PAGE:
With the benefit of hindsight, we now know that Putin had already ordered a massive influence campaign in the 2016 election by the time he made these comments. He not only had the intention to “meddle” in the election but hackers with Russian ties had already gained access to the Democratic National Committee’s network earlier that year.

The media paid little attention to Putin’s comments. In context, this is not altogether surprising. Donald Trump had announced his candidacy only three months before. At the time Putin spoke, there were still 15 Republicans and six Democratic candidates in the presidential race. No one was talking about DNC hacks or Russian Twitter bots. Certainly no one was accusing Russia of “meddling.” And Putin may simply have been trying to say that he was not going to comment on internal U.S. politics. But in retrospect, the comment is striking.

Fast-forward nine months, to June 14, 2016, when the Washington Post broke the story that hackers backed by the Russian government had gained access to the Democratic National Committee’s network. Major media outlets didn’t refer to the hack as “meddling” in their initial articles. But one person did use that particular term: former U.S. ambassador to Russia Michael McFaul.

In an interview with Politico, McFaul claimed that the attack on the DNC meant Russia was “meddling in our personal affairs.” Notably, it appears that McFaul intended for the word “meddling” to mean that Russia “wanted to obtain the information without it being detected,” not that Russian military intelligence wanted to impact or change the election results: “Whether they were doing it to try to manipulate our political process, I’d have to think about that.”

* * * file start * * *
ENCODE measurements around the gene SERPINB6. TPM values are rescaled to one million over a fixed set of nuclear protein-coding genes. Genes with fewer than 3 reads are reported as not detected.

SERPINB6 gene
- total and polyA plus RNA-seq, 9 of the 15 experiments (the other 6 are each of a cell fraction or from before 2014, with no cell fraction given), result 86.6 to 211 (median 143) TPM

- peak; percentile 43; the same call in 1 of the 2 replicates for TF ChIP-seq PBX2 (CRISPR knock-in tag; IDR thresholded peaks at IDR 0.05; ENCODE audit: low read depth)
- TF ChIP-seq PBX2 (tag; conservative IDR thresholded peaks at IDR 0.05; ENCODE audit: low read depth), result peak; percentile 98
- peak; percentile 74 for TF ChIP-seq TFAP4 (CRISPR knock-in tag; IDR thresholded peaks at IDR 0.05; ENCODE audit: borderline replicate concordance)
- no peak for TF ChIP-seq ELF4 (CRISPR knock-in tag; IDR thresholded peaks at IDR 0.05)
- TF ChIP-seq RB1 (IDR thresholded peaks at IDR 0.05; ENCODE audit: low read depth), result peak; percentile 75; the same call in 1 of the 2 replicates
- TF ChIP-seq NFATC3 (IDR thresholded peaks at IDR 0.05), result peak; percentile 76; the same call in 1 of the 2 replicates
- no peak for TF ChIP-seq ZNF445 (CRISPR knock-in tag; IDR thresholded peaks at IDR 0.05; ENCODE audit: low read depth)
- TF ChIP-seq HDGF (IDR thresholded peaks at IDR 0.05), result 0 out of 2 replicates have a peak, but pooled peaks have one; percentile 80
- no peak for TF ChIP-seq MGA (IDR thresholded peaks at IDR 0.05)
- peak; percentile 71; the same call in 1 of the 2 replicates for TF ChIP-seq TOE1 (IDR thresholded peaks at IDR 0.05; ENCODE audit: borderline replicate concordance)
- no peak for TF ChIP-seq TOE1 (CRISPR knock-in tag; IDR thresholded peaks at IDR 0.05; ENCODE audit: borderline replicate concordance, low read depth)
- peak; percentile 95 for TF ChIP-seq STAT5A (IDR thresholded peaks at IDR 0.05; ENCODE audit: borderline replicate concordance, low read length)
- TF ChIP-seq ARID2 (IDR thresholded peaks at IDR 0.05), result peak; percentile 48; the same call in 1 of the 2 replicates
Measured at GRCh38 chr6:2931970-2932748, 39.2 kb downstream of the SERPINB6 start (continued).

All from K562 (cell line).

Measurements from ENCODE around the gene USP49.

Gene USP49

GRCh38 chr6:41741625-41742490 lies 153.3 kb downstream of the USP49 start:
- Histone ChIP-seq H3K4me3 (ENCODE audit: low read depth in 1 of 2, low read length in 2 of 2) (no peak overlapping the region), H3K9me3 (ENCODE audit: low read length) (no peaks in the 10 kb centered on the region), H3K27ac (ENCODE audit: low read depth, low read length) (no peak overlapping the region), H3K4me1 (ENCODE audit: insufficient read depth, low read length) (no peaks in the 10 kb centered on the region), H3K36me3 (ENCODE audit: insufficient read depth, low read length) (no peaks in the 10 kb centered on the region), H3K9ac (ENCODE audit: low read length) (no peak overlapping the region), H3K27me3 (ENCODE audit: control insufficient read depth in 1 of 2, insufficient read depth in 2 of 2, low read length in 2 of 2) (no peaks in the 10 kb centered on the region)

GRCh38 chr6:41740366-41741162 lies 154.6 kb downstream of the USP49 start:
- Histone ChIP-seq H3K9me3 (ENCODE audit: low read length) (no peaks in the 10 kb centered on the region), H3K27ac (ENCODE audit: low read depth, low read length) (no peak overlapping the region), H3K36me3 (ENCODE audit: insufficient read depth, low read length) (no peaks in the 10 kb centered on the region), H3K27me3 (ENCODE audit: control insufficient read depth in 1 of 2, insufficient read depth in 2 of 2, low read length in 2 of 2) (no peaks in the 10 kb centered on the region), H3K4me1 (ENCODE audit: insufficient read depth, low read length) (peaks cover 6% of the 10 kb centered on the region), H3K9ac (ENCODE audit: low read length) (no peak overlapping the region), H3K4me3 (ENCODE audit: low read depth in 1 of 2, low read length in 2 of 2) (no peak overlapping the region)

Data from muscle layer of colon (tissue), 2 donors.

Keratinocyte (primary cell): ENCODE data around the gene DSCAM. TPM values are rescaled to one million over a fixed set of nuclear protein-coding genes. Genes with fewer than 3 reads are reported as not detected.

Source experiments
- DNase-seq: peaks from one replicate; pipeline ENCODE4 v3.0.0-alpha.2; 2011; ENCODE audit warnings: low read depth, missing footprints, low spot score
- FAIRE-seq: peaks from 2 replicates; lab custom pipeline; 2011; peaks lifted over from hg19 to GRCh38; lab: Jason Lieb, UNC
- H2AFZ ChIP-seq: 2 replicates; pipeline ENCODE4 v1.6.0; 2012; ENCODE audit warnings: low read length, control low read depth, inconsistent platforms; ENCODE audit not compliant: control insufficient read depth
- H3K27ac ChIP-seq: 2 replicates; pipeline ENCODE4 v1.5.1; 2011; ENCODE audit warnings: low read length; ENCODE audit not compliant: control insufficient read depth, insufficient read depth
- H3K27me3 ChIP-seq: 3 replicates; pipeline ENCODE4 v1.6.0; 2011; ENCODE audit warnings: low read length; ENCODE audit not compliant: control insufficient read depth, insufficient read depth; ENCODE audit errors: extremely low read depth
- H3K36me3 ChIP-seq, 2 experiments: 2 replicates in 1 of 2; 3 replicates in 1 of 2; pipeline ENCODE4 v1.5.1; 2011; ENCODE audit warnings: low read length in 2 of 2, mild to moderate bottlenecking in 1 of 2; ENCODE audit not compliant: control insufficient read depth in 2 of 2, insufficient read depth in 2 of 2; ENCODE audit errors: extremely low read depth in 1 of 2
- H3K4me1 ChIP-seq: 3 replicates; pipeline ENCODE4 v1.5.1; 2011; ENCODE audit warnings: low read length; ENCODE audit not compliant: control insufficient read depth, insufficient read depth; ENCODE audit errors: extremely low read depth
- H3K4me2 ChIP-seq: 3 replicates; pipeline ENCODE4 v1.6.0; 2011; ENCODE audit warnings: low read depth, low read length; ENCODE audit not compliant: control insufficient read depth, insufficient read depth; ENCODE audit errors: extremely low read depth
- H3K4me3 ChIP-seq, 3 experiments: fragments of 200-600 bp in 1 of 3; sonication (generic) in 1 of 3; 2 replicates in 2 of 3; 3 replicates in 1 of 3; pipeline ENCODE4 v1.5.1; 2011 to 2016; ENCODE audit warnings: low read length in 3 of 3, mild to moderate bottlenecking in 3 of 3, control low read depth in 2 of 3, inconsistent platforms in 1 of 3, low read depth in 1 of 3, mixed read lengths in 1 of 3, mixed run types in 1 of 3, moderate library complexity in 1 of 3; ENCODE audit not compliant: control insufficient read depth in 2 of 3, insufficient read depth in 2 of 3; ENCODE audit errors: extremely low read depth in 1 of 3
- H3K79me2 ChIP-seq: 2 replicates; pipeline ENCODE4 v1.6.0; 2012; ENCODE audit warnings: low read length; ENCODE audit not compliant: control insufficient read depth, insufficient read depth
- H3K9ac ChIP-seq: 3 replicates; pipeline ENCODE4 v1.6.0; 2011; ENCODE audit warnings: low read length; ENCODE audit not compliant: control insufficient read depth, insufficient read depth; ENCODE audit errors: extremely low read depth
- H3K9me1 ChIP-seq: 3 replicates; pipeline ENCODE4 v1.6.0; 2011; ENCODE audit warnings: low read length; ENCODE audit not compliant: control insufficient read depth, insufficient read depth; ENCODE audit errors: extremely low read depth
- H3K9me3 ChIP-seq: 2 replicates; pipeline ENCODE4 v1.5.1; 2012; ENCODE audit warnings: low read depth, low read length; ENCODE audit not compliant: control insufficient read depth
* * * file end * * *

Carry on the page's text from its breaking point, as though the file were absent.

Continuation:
McFaul’s phrase was not picked up by the media at large at the time. Indeed, no one repeated his terminology over the next few days.

On June 17, Putin jumped back into the conversation. CNN’s Fareed Zakaria interviewed a panel of world leaders, and Putin took the opportunity to declare, again unsolicited, that he had no intention of meddling in U.S. elections. Zakaria asked Putin about having previously said that he believed Trump to be “brilliant,” and Putin, in a seeming non sequitur, responded that while U.S. elections are generally undemocratic, he had no intention of getting involved in this one: “as the German say, it's not our beer to meddle with it … [and] when the U.S. elects a president we are going to work with anyone.” Again, Putin was not referring to the hacking but generally disclaiming involvement in U.S. politics.

Despite the statements of McFaul and Putin, “meddling” remained pretty marginal. Slate magazine published an article July 4 that asked, “Is Putin already meddling in this campaign?” but that was about it.

The breakthrough came July 24, when Clinton campaign manager Robby Mook told CNN that he believed Russia was releasing DNC emails to help Trump win the election. Use of the term meddling exploded after Mook’s interview. It showed up in dozens of news articles and political commentary by the end of the day, including in the New York Times and Fox News, and Trump campaign chairman, Paul Manafort, used the term on CNN. From then on, meddling has been part of the conversation.